Millennials, the generation born after 1980, are currently in the workforce, and their numbers continue to grow as they age into the majority of the workforce. Some managers view millennials as substantially different from previous generations, but a new study dispels these millennial myths. Even though some differences exist between millennials and previous generations, there is much to appreciate about this working generation.
One millennial myth is they do not possess the work ethic of older generations. While the work ethic looks different, a Business News Daily report insists millennial employees are willing to work just as hard. Millennials are ready to adapt to company structures and have high ambitions. The majority of millennials only want to work for a few companies during their careers. This millennial myth derives from the way in which this generation view its careers and their personal lives. According to a Bentley University study, millennials seek a better balance to work and family and expect a company culture that supports such a balance. Millennials are also willing to make lateral moves just to gain more employment training. Managing millennials needs a focus on providing this culture and flexibility to entice this working generation.
Another millennial myth focuses on communication styles. With the popularity of smartphones and social media, many employers believe millennials prefer an impersonal communication style. The same Bentley University study states otherwise as the majority of millennials prefer to discuss work-related issues face-to-face. At the same time, plenty of millennials enjoy using other forms of communication, and in this respect, managing millennials actually aids worker productivity. According to one management expert, millennials are comfortable incorporating new technology into a business due to their reliance on alternative communication platforms. These workers learn new programs easily, and they even expect technological change.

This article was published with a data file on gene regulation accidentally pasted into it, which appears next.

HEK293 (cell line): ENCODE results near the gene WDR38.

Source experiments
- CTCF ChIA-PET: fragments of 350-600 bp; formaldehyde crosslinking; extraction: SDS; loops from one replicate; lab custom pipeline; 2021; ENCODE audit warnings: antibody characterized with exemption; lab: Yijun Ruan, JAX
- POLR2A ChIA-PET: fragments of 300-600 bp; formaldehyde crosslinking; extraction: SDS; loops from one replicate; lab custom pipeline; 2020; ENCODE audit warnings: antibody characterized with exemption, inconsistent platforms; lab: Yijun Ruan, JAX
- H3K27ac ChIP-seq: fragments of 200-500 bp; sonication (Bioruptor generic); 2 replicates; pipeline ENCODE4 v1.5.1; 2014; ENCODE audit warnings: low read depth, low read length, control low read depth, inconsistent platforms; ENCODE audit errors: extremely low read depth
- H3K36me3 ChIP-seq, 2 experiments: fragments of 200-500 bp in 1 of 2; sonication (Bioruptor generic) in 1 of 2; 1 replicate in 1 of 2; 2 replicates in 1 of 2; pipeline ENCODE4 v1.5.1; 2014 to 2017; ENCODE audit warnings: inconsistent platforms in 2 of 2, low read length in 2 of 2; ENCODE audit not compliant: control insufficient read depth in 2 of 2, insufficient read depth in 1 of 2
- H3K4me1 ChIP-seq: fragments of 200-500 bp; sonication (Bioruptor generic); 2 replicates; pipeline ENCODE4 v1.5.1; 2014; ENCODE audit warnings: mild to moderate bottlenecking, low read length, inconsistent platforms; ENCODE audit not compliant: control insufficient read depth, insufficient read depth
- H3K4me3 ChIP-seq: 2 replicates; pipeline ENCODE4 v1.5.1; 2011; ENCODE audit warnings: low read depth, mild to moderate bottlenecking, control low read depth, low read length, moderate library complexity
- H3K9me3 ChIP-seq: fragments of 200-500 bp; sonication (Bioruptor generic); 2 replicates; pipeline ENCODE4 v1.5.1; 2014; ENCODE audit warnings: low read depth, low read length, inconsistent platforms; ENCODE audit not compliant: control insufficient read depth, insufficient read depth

A third millennial myth posits millennials as self-involved, making them an improper fit for a team environment at work. Though it is true millennials do pride themselves as standing out as individuals, millennials actually have a greater sense of purpose in the community. They want to work to change perceived inequalities in society. From a management perspective, this is a positive for a team environment as millennial employees want to see their work team succeed. Millennials are willing to put in extra hours and work in unconventional environments for the good of a project or company in which they believe.
Millennials are an active part of the workforce. There are some differences that managers need to understand in order to fully integrate their millennial workers. The independence and fast-paced world of millennials is largely an asset to many companies. Some millennial myths that focus on the negative aspects of millennial productivity are simply overstated. Managers that look beyond the label realize millennials are quite similar to other generations.
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